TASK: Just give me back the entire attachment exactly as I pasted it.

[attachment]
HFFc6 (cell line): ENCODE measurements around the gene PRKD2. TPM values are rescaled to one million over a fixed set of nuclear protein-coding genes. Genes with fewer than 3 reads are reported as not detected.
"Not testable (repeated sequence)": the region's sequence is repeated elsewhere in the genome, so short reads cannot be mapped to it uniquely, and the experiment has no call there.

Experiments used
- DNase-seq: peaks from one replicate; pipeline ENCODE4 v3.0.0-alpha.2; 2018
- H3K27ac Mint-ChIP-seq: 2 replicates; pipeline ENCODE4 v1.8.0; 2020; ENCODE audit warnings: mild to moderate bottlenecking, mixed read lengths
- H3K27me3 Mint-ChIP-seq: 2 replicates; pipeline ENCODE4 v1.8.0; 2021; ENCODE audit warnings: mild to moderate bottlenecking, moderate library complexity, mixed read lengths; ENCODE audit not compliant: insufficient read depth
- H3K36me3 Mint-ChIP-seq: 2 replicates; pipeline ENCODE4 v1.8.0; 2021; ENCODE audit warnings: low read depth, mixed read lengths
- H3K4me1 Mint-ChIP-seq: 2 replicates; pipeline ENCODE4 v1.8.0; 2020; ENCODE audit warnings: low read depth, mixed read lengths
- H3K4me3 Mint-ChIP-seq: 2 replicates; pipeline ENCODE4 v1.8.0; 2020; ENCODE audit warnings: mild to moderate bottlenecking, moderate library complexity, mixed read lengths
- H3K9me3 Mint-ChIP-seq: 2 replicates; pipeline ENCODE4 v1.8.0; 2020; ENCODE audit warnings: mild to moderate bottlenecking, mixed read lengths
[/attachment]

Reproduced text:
HFFc6 (cell line): ENCODE measurements around the gene PRKD2. TPM values are rescaled to one million over a fixed set of nuclear protein-coding genes. Genes with fewer than 3 reads are reported as not detected.
"Not testable (repeated sequence)": the region's sequence is repeated elsewhere in the genome, so short reads cannot be mapped to it uniquely, and the experiment has no call there.

Experiments used
- DNase-seq: peaks from one replicate; pipeline ENCODE4 v3.0.0-alpha.2; 2018
- H3K27ac Mint-ChIP-seq: 2 replicates; pipeline ENCODE4 v1.8.0; 2020; ENCODE audit warnings: mild to moderate bottlenecking, mixed read lengths
- H3K27me3 Mint-ChIP-seq: 2 replicates; pipeline ENCODE4 v1.8.0; 2021; ENCODE audit warnings: mild to moderate bottlenecking, moderate library complexity, mixed read lengths; ENCODE audit not compliant: insufficient read depth
- H3K36me3 Mint-ChIP-seq: 2 replicates; pipeline ENCODE4 v1.8.0; 2021; ENCODE audit warnings: low read depth, mixed read lengths
- H3K4me1 Mint-ChIP-seq: 2 replicates; pipeline ENCODE4 v1.8.0; 2020; ENCODE audit warnings: low read depth, mixed read lengths
- H3K4me3 Mint-ChIP-seq: 2 replicates; pipeline ENCODE4 v1.8.0; 2020; ENCODE audit warnings: mild to moderate bottlenecking, moderate library complexity, mixed read lengths
- H3K9me3 Mint-ChIP-seq: 2 replicates; pipeline ENCODE4 v1.8.0; 2020; ENCODE audit warnings: mild to moderate bottlenecking, mixed read lengths